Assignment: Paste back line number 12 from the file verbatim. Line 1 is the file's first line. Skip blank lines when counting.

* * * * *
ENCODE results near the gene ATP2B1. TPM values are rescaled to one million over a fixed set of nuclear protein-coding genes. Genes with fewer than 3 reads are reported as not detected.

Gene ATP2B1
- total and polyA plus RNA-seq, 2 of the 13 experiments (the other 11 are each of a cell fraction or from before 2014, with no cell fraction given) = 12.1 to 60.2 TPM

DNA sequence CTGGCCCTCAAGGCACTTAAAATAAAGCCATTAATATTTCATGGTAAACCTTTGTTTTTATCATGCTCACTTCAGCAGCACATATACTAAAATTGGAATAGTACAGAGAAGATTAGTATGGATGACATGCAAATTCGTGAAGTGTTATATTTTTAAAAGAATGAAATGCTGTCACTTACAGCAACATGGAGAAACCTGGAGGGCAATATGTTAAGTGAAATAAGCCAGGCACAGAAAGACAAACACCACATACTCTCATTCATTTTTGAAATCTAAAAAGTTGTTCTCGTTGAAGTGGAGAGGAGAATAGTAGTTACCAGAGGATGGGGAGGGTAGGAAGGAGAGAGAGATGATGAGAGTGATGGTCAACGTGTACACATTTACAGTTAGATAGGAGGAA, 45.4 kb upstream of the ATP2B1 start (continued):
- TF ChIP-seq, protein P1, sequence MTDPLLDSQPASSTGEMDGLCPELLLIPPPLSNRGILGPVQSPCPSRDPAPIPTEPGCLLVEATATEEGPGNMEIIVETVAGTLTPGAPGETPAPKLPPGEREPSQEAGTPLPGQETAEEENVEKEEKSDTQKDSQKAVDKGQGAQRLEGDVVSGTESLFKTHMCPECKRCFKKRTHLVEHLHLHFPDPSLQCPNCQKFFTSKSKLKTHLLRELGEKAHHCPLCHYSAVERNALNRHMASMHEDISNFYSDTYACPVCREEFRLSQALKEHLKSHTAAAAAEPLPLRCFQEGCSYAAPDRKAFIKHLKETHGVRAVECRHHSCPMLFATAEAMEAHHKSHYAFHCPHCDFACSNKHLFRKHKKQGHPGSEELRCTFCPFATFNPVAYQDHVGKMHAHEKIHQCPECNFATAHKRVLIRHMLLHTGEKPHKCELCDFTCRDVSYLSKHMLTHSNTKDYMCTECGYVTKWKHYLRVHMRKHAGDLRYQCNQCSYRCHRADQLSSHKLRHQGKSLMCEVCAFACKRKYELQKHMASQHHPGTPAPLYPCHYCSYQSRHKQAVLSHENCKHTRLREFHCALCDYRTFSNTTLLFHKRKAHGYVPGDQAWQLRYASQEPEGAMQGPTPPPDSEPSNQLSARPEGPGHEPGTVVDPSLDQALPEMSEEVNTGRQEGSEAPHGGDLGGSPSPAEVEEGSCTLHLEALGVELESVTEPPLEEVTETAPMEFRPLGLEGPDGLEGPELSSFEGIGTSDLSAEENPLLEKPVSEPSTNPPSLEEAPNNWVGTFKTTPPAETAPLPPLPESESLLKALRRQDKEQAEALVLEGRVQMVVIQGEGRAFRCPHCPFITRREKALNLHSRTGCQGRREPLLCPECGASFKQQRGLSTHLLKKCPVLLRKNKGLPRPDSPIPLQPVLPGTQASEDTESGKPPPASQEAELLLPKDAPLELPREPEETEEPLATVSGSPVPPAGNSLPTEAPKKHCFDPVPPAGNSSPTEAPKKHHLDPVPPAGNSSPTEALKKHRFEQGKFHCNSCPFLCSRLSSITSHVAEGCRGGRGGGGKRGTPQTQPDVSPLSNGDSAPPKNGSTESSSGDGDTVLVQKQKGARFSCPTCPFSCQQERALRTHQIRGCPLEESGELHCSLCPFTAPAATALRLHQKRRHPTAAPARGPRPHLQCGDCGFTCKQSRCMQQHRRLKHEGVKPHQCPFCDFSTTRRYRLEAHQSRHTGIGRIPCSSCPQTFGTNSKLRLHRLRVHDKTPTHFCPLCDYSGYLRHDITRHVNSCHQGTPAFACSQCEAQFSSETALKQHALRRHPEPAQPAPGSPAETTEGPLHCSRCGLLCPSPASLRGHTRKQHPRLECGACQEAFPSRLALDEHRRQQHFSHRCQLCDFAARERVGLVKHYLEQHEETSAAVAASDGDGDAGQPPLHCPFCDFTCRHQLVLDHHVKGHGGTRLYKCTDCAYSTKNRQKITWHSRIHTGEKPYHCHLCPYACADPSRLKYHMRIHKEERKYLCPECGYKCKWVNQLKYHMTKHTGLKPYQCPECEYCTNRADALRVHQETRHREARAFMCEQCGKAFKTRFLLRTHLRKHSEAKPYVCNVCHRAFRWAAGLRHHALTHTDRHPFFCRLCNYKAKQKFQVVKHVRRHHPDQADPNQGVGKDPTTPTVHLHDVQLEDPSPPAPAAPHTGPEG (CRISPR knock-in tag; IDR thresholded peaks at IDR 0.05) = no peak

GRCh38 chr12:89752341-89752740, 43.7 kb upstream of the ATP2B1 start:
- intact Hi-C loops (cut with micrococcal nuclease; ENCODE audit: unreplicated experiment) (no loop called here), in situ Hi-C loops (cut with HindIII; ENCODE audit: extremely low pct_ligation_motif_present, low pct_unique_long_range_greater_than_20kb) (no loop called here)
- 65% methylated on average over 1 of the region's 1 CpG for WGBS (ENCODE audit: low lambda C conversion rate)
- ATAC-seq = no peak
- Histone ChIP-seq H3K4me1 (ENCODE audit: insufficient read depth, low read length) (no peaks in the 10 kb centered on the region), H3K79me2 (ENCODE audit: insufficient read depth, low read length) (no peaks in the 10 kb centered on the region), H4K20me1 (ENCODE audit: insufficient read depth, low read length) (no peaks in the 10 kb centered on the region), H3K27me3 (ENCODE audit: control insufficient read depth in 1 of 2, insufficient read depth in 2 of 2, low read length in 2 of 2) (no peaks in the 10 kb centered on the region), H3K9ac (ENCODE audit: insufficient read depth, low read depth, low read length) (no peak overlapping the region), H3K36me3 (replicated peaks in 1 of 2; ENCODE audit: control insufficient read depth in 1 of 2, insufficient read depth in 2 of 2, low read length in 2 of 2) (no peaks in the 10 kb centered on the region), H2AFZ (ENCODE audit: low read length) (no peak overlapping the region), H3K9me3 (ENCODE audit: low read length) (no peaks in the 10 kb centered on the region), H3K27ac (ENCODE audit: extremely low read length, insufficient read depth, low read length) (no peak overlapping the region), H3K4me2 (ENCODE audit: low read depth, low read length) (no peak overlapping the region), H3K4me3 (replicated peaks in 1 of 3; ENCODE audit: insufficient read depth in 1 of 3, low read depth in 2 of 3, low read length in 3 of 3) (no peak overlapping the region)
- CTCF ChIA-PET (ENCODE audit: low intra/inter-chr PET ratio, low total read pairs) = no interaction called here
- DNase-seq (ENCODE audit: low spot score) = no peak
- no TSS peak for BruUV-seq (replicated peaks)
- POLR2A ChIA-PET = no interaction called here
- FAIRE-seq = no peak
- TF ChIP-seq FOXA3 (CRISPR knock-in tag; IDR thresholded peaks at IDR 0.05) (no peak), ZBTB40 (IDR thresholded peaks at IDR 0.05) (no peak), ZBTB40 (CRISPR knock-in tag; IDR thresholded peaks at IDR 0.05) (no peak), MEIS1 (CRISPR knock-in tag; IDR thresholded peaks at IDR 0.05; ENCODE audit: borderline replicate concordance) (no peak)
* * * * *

- DNase-seq (ENCODE audit: low spot score) = no peak